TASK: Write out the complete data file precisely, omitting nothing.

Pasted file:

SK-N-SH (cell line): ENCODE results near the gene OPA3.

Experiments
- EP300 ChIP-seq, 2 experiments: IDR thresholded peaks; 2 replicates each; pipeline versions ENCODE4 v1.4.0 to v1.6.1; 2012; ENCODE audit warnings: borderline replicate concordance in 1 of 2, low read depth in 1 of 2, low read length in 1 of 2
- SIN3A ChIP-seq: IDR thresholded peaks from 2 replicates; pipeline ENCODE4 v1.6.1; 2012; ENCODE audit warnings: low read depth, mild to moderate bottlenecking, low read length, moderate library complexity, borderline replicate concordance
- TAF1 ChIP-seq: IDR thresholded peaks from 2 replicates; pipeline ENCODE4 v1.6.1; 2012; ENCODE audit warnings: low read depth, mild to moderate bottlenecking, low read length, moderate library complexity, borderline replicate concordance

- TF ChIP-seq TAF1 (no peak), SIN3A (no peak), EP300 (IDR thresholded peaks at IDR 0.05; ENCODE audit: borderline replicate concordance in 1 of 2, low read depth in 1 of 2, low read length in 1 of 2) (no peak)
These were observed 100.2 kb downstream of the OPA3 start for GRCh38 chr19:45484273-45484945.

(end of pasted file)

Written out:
SK-N-SH (cell line): ENCODE results near the gene OPA3.

Experiments
- EP300 ChIP-seq, 2 experiments: IDR thresholded peaks; 2 replicates each; pipeline versions ENCODE4 v1.4.0 to v1.6.1; 2012; ENCODE audit warnings: borderline replicate concordance in 1 of 2, low read depth in 1 of 2, low read length in 1 of 2
- SIN3A ChIP-seq: IDR thresholded peaks from 2 replicates; pipeline ENCODE4 v1.6.1; 2012; ENCODE audit warnings: low read depth, mild to moderate bottlenecking, low read length, moderate library complexity, borderline replicate concordance
- TAF1 ChIP-seq: IDR thresholded peaks from 2 replicates; pipeline ENCODE4 v1.6.1; 2012; ENCODE audit warnings: low read depth, mild to moderate bottlenecking, low read length, moderate library complexity, borderline replicate concordance

- TF ChIP-seq TAF1 (no peak), SIN3A (no peak), EP300 (IDR thresholded peaks at IDR 0.05; ENCODE audit: borderline replicate concordance in 1 of 2, low read depth in 1 of 2, low read length in 1 of 2) (no peak)
These were observed 100.2 kb downstream of the OPA3 start for GRCh38 chr19:45484273-45484945.